Japanese markets have been buoyed by recent optimism for a recovery
Japan’s economy stopped contracting in the final quarter of 2012, figures have shown, raising hopes of a recovery.
Gross domestic product (GDP) grew at an annual pace of 0.2% in the quarter, the government said, up from its previous estimate of a 0.4% contraction.
Compared with the previous quarter, GDP showed no growth, an improvement on the initial estimate of a 0.1% contraction.
Higher than expected corporate spending and household consumption are thought to have contributed to growth.
Prior to the fourth quarter, Japan’s economy had contracted for two consecutive quarters from April to September, hindered by a strong yen, shrinking exports in Europe and economic damage from a diplomatic row with China.
Separately, the Finance Ministry said Japan recorded a current account deficit in January – which is the broadest measure of trade with the rest of the world – of 364.8bn yen ($ 3.8bn; £2.5bn), its third straight month of deficit.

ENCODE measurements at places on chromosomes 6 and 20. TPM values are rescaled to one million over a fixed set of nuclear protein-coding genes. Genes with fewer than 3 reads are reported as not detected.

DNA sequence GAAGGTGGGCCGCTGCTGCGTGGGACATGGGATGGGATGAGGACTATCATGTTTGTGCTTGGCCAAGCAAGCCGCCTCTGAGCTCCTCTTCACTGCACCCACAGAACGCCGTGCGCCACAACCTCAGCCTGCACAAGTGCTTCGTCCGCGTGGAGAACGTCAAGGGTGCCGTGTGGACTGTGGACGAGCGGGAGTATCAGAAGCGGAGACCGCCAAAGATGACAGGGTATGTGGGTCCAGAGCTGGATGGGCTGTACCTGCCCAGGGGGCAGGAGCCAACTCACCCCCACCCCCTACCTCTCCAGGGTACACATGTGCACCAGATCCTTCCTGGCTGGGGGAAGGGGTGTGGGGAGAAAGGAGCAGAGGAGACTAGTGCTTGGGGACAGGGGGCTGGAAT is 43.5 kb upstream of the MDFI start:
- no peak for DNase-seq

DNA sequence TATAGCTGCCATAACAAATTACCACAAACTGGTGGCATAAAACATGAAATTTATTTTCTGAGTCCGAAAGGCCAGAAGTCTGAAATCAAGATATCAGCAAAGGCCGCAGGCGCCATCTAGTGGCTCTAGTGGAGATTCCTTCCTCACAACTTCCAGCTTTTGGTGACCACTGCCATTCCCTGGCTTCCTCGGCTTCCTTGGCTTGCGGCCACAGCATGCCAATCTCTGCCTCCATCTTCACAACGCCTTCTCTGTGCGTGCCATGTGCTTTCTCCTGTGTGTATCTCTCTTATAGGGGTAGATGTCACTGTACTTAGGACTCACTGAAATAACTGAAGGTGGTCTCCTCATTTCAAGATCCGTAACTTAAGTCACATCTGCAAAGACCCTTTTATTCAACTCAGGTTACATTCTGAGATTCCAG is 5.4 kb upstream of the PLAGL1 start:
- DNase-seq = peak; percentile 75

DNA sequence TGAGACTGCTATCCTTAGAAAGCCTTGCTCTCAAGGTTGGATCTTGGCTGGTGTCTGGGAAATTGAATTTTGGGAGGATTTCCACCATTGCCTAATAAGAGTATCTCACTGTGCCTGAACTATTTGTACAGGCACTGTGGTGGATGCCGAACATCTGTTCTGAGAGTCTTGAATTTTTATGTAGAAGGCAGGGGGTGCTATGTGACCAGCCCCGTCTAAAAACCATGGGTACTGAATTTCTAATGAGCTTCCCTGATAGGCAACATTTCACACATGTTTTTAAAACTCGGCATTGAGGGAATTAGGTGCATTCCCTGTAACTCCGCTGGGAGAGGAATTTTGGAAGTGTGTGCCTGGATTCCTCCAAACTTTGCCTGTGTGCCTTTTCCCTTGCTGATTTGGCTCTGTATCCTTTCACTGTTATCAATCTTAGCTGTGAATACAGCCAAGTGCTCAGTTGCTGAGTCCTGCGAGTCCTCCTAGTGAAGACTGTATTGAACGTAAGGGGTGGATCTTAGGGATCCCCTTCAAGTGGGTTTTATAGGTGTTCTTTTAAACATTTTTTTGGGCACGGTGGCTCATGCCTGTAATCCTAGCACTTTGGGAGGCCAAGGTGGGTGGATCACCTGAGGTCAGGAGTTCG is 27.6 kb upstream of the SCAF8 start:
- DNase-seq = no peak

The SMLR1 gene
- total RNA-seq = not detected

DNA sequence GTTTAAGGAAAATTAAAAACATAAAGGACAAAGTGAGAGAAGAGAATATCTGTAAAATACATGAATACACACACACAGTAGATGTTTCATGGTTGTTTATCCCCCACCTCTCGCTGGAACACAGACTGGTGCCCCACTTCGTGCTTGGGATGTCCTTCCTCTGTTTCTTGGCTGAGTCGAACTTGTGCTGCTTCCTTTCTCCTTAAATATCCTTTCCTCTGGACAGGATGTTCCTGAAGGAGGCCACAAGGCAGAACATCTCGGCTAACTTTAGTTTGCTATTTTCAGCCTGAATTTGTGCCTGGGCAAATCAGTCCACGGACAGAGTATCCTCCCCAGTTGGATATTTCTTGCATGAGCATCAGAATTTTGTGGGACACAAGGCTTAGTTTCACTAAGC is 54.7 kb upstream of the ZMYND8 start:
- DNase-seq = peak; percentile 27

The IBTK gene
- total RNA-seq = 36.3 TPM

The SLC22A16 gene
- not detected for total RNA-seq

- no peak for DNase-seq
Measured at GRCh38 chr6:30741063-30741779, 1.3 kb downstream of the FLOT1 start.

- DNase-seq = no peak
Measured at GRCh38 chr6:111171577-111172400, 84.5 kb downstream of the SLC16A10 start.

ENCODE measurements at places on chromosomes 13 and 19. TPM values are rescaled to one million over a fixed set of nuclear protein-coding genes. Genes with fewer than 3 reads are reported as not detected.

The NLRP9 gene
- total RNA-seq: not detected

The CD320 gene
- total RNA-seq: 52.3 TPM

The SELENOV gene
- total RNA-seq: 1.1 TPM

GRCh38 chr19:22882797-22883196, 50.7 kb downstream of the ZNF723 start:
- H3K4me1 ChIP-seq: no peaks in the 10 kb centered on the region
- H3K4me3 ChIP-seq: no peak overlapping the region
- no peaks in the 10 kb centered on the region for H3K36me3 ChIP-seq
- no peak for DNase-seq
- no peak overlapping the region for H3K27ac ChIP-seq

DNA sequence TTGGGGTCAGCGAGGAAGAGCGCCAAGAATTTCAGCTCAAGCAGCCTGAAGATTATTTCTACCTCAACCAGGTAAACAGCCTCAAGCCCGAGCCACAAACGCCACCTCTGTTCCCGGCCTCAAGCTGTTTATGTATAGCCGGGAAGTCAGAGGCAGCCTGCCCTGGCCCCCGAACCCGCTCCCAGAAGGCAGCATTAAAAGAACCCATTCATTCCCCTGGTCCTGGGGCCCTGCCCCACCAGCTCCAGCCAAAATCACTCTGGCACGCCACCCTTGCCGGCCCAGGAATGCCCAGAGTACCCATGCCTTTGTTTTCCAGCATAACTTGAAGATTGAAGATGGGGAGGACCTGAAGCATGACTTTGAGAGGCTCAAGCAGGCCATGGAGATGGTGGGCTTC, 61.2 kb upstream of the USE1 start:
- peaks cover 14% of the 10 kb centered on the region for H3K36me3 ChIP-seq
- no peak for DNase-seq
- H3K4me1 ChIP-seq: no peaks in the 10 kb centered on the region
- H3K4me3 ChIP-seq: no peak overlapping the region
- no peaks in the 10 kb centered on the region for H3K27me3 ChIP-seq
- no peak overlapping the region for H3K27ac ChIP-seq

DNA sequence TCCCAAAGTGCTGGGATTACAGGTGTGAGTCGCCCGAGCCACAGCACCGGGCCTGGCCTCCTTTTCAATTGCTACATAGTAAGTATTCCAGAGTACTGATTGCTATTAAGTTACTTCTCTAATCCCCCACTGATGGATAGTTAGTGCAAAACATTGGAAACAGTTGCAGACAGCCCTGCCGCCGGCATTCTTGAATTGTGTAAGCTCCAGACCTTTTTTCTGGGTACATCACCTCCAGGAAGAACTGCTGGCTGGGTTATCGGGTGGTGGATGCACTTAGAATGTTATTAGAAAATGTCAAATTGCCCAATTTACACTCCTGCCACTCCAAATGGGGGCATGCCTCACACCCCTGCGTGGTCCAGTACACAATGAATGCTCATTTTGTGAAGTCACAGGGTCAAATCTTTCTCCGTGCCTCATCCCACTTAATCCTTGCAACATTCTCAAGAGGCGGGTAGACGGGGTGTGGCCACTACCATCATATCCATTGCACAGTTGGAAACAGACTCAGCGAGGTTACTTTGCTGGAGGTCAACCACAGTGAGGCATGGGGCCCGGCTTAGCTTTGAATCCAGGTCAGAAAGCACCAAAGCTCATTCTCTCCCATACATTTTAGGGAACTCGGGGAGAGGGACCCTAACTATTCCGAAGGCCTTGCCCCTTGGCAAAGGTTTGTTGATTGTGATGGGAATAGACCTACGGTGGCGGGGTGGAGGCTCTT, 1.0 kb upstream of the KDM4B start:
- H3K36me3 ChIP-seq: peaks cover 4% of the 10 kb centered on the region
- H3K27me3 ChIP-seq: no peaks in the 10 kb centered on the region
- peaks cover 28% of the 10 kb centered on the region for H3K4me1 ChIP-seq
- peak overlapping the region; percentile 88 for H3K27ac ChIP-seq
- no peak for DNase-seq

Analysts said the latest GDP figures suggested that the worst was over for the Japanese economy.
Hideki Matsumura, economist at Japan Research Institute, said the figures “confirmed that the Japanese economy has hit bottom and started picking up”.
Mizuho Research Institute’s Yasuo Yamamoto said: “The bottom of the latest recession was probably in November.
“Looking at the latest trade data, I would say recovery in exports will still be slow in the January-March quarter, so GDP growth in the same quarter would be also modest.
“The question is when the effects from public spending in the government’s stimulus package will appear, and I think it will be probably in the April-June quarter.”
Prime Minister Shinzo Abe, who was elected in late December, has pledged to turn around the economy by boosting prices to defeat deflation and a massive spending spree that he says will add 600,000 jobs.
He recently nominated Haruhiko Kuroda, who is president of the Asian Development Bank, to become Japan’s next central bank governor.
A strong supporter of Mr Abe’s economic strategy, Mr Kuroda said he would aim to achieve quickly the 2% inflation target set by the central bank and government in January.